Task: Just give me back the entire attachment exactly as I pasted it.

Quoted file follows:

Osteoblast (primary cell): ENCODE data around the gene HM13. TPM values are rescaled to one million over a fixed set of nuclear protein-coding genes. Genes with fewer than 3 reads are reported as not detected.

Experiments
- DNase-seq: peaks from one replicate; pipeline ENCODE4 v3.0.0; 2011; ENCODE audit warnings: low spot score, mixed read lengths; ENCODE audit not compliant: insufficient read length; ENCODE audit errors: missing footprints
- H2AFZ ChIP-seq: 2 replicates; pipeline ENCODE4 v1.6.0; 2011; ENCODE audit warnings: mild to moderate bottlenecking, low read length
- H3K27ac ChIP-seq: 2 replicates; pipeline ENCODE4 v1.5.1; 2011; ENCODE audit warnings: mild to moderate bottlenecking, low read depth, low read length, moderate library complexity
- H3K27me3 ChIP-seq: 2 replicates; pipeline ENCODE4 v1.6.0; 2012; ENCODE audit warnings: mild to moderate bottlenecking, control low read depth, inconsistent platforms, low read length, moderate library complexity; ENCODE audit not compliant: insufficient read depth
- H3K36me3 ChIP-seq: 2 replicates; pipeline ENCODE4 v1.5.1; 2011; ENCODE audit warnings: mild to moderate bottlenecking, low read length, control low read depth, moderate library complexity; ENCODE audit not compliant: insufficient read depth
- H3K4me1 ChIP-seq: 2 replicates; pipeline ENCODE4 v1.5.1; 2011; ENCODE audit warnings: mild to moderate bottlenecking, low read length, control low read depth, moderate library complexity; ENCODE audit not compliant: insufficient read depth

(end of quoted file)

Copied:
Osteoblast (primary cell): ENCODE data around the gene HM13. TPM values are rescaled to one million over a fixed set of nuclear protein-coding genes. Genes with fewer than 3 reads are reported as not detected.

Experiments
- DNase-seq: peaks from one replicate; pipeline ENCODE4 v3.0.0; 2011; ENCODE audit warnings: low spot score, mixed read lengths; ENCODE audit not compliant: insufficient read length; ENCODE audit errors: missing footprints
- H2AFZ ChIP-seq: 2 replicates; pipeline ENCODE4 v1.6.0; 2011; ENCODE audit warnings: mild to moderate bottlenecking, low read length
- H3K27ac ChIP-seq: 2 replicates; pipeline ENCODE4 v1.5.1; 2011; ENCODE audit warnings: mild to moderate bottlenecking, low read depth, low read length, moderate library complexity
- H3K27me3 ChIP-seq: 2 replicates; pipeline ENCODE4 v1.6.0; 2012; ENCODE audit warnings: mild to moderate bottlenecking, control low read depth, inconsistent platforms, low read length, moderate library complexity; ENCODE audit not compliant: insufficient read depth
- H3K36me3 ChIP-seq: 2 replicates; pipeline ENCODE4 v1.5.1; 2011; ENCODE audit warnings: mild to moderate bottlenecking, low read length, control low read depth, moderate library complexity; ENCODE audit not compliant: insufficient read depth
- H3K4me1 ChIP-seq: 2 replicates; pipeline ENCODE4 v1.5.1; 2011; ENCODE audit warnings: mild to moderate bottlenecking, low read length, control low read depth, moderate library complexity; ENCODE audit not compliant: insufficient read depth